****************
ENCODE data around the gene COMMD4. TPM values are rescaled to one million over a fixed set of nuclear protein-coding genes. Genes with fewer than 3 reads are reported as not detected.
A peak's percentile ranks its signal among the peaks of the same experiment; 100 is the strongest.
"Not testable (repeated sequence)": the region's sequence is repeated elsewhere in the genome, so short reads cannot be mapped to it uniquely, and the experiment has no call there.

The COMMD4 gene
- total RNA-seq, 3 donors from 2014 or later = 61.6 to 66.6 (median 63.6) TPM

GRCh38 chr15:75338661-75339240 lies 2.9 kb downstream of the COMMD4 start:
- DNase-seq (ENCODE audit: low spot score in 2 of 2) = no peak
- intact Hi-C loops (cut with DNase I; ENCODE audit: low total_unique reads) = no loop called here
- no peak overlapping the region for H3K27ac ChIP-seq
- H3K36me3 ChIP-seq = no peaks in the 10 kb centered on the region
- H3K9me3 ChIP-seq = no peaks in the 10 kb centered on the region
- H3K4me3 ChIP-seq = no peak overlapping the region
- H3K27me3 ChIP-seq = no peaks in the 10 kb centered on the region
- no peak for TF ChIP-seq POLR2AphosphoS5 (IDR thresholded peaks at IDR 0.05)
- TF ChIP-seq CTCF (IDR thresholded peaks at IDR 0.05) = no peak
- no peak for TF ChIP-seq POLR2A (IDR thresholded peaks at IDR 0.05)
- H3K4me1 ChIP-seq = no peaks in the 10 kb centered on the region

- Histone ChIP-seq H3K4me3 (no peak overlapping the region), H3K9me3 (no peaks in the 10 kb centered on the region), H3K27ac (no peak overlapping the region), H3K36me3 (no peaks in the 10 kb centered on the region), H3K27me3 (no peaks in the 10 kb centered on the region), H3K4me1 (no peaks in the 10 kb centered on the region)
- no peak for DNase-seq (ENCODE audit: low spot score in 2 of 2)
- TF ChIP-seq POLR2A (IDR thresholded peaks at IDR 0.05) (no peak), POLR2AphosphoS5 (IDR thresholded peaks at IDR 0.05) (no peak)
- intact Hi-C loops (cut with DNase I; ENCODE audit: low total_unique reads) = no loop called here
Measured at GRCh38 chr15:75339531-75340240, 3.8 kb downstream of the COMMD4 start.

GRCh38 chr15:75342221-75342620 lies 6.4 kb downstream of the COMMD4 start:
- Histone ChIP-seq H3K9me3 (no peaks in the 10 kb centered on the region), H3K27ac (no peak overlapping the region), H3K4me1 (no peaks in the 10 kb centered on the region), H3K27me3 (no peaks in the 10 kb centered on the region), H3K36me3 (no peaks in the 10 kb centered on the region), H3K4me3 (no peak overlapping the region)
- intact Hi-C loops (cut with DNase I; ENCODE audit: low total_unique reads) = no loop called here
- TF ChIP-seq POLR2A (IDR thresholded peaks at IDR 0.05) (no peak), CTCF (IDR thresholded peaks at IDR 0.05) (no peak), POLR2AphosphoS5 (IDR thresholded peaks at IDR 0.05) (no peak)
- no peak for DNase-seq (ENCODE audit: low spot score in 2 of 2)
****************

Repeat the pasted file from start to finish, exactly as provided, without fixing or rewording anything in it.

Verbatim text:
ENCODE data around the gene COMMD4. TPM values are rescaled to one million over a fixed set of nuclear protein-coding genes. Genes with fewer than 3 reads are reported as not detected.
A peak's percentile ranks its signal among the peaks of the same experiment; 100 is the strongest.
"Not testable (repeated sequence)": the region's sequence is repeated elsewhere in the genome, so short reads cannot be mapped to it uniquely, and the experiment has no call there.

The COMMD4 gene
- total RNA-seq, 3 donors from 2014 or later = 61.6 to 66.6 (median 63.6) TPM

GRCh38 chr15:75338661-75339240 lies 2.9 kb downstream of the COMMD4 start:
- DNase-seq (ENCODE audit: low spot score in 2 of 2) = no peak
- intact Hi-C loops (cut with DNase I; ENCODE audit: low total_unique reads) = no loop called here
- no peak overlapping the region for H3K27ac ChIP-seq
- H3K36me3 ChIP-seq = no peaks in the 10 kb centered on the region
- H3K9me3 ChIP-seq = no peaks in the 10 kb centered on the region
- H3K4me3 ChIP-seq = no peak overlapping the region
- H3K27me3 ChIP-seq = no peaks in the 10 kb centered on the region
- no peak for TF ChIP-seq POLR2AphosphoS5 (IDR thresholded peaks at IDR 0.05)
- TF ChIP-seq CTCF (IDR thresholded peaks at IDR 0.05) = no peak
- no peak for TF ChIP-seq POLR2A (IDR thresholded peaks at IDR 0.05)
- H3K4me1 ChIP-seq = no peaks in the 10 kb centered on the region

- Histone ChIP-seq H3K4me3 (no peak overlapping the region), H3K9me3 (no peaks in the 10 kb centered on the region), H3K27ac (no peak overlapping the region), H3K36me3 (no peaks in the 10 kb centered on the region), H3K27me3 (no peaks in the 10 kb centered on the region), H3K4me1 (no peaks in the 10 kb centered on the region)
- no peak for DNase-seq (ENCODE audit: low spot score in 2 of 2)
- TF ChIP-seq POLR2A (IDR thresholded peaks at IDR 0.05) (no peak), POLR2AphosphoS5 (IDR thresholded peaks at IDR 0.05) (no peak)
- intact Hi-C loops (cut with DNase I; ENCODE audit: low total_unique reads) = no loop called here
Measured at GRCh38 chr15:75339531-75340240, 3.8 kb downstream of the COMMD4 start.

GRCh38 chr15:75342221-75342620 lies 6.4 kb downstream of the COMMD4 start:
- Histone ChIP-seq H3K9me3 (no peaks in the 10 kb centered on the region), H3K27ac (no peak overlapping the region), H3K4me1 (no peaks in the 10 kb centered on the region), H3K27me3 (no peaks in the 10 kb centered on the region), H3K36me3 (no peaks in the 10 kb centered on the region), H3K4me3 (no peak overlapping the region)
- intact Hi-C loops (cut with DNase I; ENCODE audit: low total_unique reads) = no loop called here
- TF ChIP-seq POLR2A (IDR thresholded peaks at IDR 0.05) (no peak), CTCF (IDR thresholded peaks at IDR 0.05) (no peak), POLR2AphosphoS5 (IDR thresholded peaks at IDR 0.05) (no peak)
- no peak for DNase-seq (ENCODE audit: low spot score in 2 of 2)